Happy New Year! During the Xmas break, I intended to do a lot more writing (with more hours in the day to do so) but instead found myself reflecting on why I blog at all.
When I launched My Simplicity, the aim was to find ways to maintain a sense of well being while juggling a demanding profession with parenthood, and to share those ideas with others.
As a former journalist turned PR turned English teacher, writing is not the hard part. The hard part is ensuring that blogging isn’t counterproductive to well being i.e. it becomes another thing “to do”.
Journalling is a type of reflective writing that has proven psychological benefits. And a blog is another form of reflective writing. From a professional point of view, writing regularly helps me to stay in touch with a process many students struggle with. As I angst over word choice, make stylistic choices, edit, proof and eventually pluck up the courage to publish, I’m reminded of the importance of each step in the writing process and am acutely aware of the challenges it entails. But is being able to empathise with my students a reason to blog? Probably not.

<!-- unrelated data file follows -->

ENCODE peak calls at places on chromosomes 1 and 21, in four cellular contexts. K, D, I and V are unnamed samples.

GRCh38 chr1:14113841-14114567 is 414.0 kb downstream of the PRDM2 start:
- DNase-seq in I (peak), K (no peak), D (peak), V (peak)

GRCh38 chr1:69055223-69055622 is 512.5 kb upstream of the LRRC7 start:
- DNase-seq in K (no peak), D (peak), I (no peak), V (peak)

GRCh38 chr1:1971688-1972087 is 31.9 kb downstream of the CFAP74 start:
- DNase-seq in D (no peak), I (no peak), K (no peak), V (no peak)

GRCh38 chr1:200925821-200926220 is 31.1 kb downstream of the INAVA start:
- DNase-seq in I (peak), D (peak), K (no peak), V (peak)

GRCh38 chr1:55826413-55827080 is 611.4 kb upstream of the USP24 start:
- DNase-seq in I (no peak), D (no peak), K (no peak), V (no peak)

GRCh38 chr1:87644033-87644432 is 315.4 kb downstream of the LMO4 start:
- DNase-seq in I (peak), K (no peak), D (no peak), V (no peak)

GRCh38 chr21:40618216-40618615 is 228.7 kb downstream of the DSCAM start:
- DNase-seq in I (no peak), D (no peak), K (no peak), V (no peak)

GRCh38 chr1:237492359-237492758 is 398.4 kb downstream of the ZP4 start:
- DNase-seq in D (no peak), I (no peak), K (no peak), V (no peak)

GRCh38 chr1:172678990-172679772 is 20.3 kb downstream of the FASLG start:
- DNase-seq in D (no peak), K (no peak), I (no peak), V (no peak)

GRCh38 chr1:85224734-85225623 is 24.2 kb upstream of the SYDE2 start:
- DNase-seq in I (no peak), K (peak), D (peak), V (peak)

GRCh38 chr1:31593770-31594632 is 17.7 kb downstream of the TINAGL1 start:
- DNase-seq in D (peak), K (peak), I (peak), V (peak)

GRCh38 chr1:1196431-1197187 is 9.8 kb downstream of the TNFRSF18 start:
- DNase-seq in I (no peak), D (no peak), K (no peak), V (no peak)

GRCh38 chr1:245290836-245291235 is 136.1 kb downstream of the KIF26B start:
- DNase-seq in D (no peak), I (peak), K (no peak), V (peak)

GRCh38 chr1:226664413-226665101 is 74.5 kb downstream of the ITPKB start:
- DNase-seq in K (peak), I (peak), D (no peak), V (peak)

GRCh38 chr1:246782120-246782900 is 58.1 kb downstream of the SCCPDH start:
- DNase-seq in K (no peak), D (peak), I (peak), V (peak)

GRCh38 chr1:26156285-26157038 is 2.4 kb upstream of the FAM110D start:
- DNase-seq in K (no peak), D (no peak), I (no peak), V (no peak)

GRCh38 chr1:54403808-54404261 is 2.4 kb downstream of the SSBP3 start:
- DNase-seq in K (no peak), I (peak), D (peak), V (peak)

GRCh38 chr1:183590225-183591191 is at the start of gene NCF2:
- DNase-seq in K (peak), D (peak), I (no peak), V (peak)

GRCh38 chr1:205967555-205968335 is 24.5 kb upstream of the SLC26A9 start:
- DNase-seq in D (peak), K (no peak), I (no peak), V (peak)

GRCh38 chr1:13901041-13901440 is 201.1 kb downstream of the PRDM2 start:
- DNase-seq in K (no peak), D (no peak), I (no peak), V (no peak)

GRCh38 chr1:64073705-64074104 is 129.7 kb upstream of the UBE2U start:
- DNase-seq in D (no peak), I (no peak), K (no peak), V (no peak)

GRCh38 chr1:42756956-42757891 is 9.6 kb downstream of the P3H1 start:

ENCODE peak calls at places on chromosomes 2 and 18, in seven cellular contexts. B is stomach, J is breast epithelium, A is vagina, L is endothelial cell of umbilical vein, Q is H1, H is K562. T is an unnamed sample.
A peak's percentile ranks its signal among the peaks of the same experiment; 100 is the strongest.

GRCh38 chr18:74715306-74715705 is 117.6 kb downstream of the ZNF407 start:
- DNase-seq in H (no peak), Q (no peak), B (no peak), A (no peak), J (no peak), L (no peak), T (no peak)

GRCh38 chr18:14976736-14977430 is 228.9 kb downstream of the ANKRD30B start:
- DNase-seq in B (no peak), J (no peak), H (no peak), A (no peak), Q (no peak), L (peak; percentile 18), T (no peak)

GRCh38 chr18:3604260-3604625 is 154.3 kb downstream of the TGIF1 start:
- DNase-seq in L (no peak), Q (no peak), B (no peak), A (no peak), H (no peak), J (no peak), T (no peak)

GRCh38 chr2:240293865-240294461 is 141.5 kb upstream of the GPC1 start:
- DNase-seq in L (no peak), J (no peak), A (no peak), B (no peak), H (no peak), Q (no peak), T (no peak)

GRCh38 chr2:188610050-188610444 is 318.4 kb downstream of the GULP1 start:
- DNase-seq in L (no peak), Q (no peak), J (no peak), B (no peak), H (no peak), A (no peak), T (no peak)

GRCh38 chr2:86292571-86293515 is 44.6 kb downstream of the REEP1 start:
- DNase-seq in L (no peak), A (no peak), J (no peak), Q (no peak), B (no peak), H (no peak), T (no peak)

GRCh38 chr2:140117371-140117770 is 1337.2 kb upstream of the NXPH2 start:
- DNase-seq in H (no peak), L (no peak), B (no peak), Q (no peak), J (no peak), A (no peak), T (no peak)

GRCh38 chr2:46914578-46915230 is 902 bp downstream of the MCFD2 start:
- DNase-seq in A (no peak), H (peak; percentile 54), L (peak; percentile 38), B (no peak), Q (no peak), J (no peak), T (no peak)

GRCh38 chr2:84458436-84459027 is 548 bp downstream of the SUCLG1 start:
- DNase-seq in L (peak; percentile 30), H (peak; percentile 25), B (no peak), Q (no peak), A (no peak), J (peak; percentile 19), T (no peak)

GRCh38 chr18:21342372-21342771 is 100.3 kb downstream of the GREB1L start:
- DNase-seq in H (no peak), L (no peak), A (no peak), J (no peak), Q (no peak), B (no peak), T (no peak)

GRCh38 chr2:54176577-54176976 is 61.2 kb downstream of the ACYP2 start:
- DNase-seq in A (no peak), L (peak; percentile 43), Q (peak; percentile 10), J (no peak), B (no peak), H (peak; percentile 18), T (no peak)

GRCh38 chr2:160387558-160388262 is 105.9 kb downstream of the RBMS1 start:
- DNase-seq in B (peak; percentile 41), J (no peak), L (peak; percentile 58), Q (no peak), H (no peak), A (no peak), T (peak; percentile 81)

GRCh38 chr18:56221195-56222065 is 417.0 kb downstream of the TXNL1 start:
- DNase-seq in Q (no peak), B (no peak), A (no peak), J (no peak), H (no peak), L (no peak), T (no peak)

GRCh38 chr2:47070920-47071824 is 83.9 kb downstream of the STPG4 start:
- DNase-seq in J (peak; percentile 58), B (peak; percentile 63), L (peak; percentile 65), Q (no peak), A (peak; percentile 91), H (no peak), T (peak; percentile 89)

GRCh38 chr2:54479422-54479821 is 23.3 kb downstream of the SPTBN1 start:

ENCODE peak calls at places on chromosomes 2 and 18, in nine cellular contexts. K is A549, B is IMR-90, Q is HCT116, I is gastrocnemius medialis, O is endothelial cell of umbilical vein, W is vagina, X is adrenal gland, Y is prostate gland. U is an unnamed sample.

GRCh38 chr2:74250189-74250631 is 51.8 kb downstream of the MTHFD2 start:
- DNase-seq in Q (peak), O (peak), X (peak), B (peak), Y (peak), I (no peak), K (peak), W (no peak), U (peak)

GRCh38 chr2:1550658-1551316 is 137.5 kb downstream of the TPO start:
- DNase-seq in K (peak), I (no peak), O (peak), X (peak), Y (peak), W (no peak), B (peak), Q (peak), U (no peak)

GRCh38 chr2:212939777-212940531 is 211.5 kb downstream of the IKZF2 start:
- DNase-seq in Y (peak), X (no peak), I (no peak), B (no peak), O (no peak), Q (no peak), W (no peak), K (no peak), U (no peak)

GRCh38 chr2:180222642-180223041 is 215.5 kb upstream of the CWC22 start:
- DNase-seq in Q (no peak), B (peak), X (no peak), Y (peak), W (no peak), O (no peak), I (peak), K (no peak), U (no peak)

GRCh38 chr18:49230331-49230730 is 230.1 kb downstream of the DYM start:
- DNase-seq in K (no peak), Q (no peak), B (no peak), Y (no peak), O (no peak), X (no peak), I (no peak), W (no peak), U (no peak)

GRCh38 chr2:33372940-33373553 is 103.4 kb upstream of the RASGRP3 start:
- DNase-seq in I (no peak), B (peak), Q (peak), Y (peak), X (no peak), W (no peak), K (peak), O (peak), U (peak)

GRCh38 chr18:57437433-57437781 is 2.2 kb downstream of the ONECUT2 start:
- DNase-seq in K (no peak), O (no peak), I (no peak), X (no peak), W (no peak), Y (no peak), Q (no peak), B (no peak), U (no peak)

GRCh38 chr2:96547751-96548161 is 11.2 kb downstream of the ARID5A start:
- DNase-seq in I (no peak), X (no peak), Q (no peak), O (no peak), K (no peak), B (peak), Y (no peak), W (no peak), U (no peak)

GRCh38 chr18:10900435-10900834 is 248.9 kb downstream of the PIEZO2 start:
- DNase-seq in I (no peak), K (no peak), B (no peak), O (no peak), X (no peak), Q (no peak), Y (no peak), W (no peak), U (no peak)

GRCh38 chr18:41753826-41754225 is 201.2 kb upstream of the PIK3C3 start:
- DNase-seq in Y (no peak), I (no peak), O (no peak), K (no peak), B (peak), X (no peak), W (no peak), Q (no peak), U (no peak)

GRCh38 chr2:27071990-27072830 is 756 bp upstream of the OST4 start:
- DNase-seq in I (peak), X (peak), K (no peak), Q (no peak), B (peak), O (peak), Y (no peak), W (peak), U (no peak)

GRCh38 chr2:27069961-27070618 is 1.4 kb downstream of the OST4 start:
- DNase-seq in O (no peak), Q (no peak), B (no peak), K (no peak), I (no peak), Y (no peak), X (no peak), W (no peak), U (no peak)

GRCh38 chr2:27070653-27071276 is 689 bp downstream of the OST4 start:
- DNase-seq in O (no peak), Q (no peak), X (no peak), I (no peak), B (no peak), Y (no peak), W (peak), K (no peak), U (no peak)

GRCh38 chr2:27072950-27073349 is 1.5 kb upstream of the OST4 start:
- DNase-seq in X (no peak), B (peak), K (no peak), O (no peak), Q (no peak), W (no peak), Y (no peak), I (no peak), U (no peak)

And while it’s true people make money out of blogging, for me that’s also not the motivator.
I think blogging is a form of writing that enables me to organise the ideas that jettison around my head, to make sense of the world and to be honest about what works when trying to keep life simple. It’s also a chance to use the creative part of my brain which doesn’t get used writing reports and grading other people’s writing!
Ultimately My Simplicity is contributing to my well being and that in itself justifies the time investment.
If blogging isn’t for you, there are lots of ways to add writing to your well being arsenal for 2018:
- Keep a diary – from personal trials and tribulations to family milestones, diary entries allow you to record important moments and remove mental blocks that hold you back.
- Get creative – there are lots of online sites with daily writing prompts. Poetry, narrative, descriptive, scripts – whatever the style, creatively expressing ideas and emotions is hugely satisfying.
- Share an opinion – if there’s a local or national issue that makes your blood boil, write it out! Letters to the editor (which can be sent via email), online forums and comments on news websites are all good platforms to share your concerns, and maybe even offer a solution. Don’t be the silent majority – be the change you want to see in the world.
- Snail mail – here’s an old fashioned idea, send a friend or family member a card with a personal message. You’ll make their day.
Maybe writing’s for you and maybe it’s not but there are definitely plenty of benefits in putting pen to paper or fingers to keyboard. As we say to our students, always consider the purpose of your writing (entertain? persuade? inform?) and your audience at the start of the process. This drives all the decisions you make along the way. Like when and how to end 😉